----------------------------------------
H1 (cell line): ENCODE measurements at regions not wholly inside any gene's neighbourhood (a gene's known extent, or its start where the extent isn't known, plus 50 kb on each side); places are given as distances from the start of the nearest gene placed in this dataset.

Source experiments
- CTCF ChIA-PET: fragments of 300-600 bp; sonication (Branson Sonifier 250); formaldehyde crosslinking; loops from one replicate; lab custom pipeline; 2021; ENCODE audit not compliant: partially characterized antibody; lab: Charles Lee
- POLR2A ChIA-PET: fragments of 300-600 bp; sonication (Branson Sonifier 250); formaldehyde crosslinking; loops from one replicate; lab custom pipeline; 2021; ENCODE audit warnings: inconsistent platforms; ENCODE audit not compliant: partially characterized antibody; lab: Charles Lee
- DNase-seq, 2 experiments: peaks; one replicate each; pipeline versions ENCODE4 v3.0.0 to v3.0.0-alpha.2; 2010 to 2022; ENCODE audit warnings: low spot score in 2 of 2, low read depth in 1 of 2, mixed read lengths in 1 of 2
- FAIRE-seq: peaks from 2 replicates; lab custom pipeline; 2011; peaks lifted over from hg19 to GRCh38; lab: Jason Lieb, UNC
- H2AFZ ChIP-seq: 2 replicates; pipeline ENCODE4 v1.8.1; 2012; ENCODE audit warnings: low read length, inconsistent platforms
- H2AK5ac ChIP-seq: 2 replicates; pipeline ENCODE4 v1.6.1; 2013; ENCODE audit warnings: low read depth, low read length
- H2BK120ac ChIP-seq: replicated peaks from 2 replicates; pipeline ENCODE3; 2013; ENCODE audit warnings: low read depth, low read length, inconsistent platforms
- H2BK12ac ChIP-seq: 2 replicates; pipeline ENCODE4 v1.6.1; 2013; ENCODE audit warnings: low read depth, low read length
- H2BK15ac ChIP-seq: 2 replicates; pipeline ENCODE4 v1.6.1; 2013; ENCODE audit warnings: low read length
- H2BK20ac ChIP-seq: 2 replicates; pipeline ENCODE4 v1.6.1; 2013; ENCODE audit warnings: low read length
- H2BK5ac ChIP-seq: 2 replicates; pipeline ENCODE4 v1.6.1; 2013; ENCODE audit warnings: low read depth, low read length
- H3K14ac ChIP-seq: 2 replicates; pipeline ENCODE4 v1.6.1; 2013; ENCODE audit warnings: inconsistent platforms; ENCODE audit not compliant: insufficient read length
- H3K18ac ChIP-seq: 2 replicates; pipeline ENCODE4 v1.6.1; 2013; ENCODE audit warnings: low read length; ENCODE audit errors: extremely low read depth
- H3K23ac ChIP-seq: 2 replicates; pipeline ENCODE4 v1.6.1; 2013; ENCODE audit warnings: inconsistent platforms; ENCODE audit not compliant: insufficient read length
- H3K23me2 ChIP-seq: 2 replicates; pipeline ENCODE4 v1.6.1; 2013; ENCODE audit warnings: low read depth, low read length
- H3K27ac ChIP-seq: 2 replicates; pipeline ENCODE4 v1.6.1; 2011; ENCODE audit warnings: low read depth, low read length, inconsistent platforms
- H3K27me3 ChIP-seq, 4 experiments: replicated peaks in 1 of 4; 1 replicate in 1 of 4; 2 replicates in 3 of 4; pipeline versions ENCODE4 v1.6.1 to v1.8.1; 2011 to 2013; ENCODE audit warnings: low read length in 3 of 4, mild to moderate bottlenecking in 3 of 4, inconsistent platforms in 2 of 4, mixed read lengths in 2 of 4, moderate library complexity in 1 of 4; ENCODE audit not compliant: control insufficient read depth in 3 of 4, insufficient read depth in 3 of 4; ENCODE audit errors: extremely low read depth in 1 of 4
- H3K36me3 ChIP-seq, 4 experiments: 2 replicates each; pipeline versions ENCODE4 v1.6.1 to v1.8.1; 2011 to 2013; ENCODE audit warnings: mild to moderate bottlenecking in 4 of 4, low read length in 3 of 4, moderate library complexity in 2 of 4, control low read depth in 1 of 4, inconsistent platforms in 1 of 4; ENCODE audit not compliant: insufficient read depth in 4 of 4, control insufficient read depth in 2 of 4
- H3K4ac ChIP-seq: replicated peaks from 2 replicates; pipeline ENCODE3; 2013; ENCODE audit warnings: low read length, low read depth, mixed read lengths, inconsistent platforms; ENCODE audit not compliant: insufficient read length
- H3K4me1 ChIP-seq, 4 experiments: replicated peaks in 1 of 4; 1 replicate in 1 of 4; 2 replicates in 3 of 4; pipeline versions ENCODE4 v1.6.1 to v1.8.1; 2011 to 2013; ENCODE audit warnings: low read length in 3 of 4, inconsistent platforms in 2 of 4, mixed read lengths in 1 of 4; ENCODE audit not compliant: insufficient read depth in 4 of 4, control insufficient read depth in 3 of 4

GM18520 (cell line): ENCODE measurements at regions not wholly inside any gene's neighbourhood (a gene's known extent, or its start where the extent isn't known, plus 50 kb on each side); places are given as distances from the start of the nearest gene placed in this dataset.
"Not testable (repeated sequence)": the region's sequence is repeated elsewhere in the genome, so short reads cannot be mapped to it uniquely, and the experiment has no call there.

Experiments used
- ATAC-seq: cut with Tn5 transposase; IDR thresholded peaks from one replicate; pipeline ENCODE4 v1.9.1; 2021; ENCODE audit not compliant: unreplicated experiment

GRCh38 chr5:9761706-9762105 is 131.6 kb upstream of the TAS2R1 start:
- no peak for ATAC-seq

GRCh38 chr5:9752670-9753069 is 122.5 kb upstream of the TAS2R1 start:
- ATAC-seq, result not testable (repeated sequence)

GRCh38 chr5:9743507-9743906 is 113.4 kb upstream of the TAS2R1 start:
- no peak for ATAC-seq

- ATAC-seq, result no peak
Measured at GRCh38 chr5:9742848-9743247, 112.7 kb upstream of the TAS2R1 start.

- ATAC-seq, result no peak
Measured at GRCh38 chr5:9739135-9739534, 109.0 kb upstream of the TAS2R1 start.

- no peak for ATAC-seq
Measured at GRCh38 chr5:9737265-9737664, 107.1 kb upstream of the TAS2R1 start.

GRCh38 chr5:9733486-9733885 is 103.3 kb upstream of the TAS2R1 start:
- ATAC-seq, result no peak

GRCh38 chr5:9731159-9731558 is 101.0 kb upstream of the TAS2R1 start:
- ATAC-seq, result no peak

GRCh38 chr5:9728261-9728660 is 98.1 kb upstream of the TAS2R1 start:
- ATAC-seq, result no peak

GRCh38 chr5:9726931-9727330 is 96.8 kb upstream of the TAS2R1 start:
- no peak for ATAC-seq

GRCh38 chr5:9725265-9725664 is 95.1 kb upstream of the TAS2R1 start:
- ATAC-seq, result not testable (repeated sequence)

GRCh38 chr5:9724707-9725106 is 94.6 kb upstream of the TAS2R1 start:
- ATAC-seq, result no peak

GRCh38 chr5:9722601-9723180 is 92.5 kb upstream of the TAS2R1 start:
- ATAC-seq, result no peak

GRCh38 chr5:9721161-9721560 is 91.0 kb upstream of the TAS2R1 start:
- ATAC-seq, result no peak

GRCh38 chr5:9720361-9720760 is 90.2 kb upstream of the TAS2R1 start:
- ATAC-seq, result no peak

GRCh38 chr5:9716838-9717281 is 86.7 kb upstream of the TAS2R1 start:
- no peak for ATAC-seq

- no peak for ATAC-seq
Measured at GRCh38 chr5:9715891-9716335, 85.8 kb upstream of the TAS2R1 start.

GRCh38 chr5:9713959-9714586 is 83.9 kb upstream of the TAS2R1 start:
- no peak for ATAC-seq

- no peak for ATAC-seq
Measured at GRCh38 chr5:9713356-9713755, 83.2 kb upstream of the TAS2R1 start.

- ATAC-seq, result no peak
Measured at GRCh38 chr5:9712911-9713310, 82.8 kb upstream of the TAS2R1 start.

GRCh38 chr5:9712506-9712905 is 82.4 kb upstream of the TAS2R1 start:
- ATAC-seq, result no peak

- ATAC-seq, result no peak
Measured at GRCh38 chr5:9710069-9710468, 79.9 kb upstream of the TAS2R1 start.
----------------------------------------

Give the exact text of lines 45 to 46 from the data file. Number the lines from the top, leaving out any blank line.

GRCh38 chr5:9726931-9727330 is 96.8 kb upstream of the TAS2R1 start:
- no peak for ATAC-seq